Why Stakeholders need to be involved in Scrum

Written By: Gregory White | Software Developer

Estimated Reading Time: 1:00MIN

Scrum is a procedure for producing software. It allows companies to respond quickly to change and leverage the unique skillsets of their employees to rapidly develop good solutions. While Scrum is designed to achieve agility, its implementation requires a high degree of rigidity to execute well. In this sense it is a process like any other; a set of rules that allows everyone involved to know what happens next, who they should go to with problems, and how to communicate effectively.

Companies who like the idea of being agile, but do not like the rigid process of Scrum, often cherry-pick their favorite parts out of the process and try to tack them on to whatever they’re already doing. When their projects grind to a halt and people point fingers, the process is often a convenient target. In that case it should be; writing good software is like baking. If you’re halfway through making lasagna and decide you’d like cake instead you don’t start tossing sugar on top of the cheese. The same is true in software development. It’s better to have good lasagna or good cake then a sticky inedible mess. If you’re going to follow a recipe for software development you have to fully commit to it, all of it, and support it as an organization to be successful.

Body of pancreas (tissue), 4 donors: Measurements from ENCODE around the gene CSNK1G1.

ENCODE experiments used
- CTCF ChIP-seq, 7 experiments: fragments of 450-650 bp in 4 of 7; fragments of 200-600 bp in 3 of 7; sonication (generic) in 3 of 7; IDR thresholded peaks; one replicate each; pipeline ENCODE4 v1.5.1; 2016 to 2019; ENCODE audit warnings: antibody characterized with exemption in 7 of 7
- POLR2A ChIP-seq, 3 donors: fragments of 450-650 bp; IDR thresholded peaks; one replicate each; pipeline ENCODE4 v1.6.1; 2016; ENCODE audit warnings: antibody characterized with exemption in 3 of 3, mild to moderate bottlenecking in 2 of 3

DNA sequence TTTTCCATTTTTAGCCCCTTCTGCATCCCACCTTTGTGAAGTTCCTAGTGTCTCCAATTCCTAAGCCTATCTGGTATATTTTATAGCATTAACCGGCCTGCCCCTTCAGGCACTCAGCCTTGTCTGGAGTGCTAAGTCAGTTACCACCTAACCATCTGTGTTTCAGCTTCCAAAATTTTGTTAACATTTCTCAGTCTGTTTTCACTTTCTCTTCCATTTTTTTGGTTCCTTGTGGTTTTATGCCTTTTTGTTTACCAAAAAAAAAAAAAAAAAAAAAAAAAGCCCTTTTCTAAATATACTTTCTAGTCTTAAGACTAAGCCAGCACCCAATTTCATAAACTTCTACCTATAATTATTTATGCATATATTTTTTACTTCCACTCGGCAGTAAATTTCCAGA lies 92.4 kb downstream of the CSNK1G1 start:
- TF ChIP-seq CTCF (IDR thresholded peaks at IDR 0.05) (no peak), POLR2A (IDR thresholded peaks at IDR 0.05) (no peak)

One of the most common pitfalls for companies trying to implement an agile Scrum process is…continue reading here.

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